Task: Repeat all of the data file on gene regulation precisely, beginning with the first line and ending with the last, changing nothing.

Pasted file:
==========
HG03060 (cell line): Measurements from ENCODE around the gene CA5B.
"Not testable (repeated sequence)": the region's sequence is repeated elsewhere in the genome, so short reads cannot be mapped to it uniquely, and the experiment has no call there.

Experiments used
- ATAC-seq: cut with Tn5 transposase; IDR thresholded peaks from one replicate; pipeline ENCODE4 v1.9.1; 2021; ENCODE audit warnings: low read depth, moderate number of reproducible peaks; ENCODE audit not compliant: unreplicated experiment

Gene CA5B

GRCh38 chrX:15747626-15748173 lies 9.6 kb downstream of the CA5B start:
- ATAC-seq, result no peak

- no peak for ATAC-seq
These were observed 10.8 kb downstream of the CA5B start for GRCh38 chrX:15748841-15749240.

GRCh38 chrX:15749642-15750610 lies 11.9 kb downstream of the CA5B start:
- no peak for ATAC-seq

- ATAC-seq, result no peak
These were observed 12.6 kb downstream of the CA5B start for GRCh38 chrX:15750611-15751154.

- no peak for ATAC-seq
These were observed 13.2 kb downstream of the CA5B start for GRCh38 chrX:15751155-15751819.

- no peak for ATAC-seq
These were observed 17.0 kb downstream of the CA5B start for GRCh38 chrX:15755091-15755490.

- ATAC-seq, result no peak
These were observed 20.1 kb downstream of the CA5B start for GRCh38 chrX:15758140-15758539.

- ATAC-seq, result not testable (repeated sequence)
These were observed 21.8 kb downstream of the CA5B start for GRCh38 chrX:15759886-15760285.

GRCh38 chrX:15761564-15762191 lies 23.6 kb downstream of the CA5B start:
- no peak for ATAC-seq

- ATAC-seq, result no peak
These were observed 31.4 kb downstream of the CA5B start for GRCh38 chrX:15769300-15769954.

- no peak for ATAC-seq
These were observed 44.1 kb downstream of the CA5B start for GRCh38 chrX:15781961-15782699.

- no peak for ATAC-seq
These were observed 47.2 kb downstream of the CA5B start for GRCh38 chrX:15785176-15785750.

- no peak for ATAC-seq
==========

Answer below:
HG03060 (cell line): Measurements from ENCODE around the gene CA5B.
"Not testable (repeated sequence)": the region's sequence is repeated elsewhere in the genome, so short reads cannot be mapped to it uniquely, and the experiment has no call there.

Experiments used
- ATAC-seq: cut with Tn5 transposase; IDR thresholded peaks from one replicate; pipeline ENCODE4 v1.9.1; 2021; ENCODE audit warnings: low read depth, moderate number of reproducible peaks; ENCODE audit not compliant: unreplicated experiment

Gene CA5B

GRCh38 chrX:15747626-15748173 lies 9.6 kb downstream of the CA5B start:
- ATAC-seq, result no peak

- no peak for ATAC-seq
These were observed 10.8 kb downstream of the CA5B start for GRCh38 chrX:15748841-15749240.

GRCh38 chrX:15749642-15750610 lies 11.9 kb downstream of the CA5B start:
- no peak for ATAC-seq

- ATAC-seq, result no peak
These were observed 12.6 kb downstream of the CA5B start for GRCh38 chrX:15750611-15751154.

- no peak for ATAC-seq
These were observed 13.2 kb downstream of the CA5B start for GRCh38 chrX:15751155-15751819.

- no peak for ATAC-seq
These were observed 17.0 kb downstream of the CA5B start for GRCh38 chrX:15755091-15755490.

- ATAC-seq, result no peak
These were observed 20.1 kb downstream of the CA5B start for GRCh38 chrX:15758140-15758539.

- ATAC-seq, result not testable (repeated sequence)
These were observed 21.8 kb downstream of the CA5B start for GRCh38 chrX:15759886-15760285.

GRCh38 chrX:15761564-15762191 lies 23.6 kb downstream of the CA5B start:
- no peak for ATAC-seq

- ATAC-seq, result no peak
These were observed 31.4 kb downstream of the CA5B start for GRCh38 chrX:15769300-15769954.

- no peak for ATAC-seq
These were observed 44.1 kb downstream of the CA5B start for GRCh38 chrX:15781961-15782699.

- no peak for ATAC-seq
These were observed 47.2 kb downstream of the CA5B start for GRCh38 chrX:15785176-15785750.

- no peak for ATAC-seq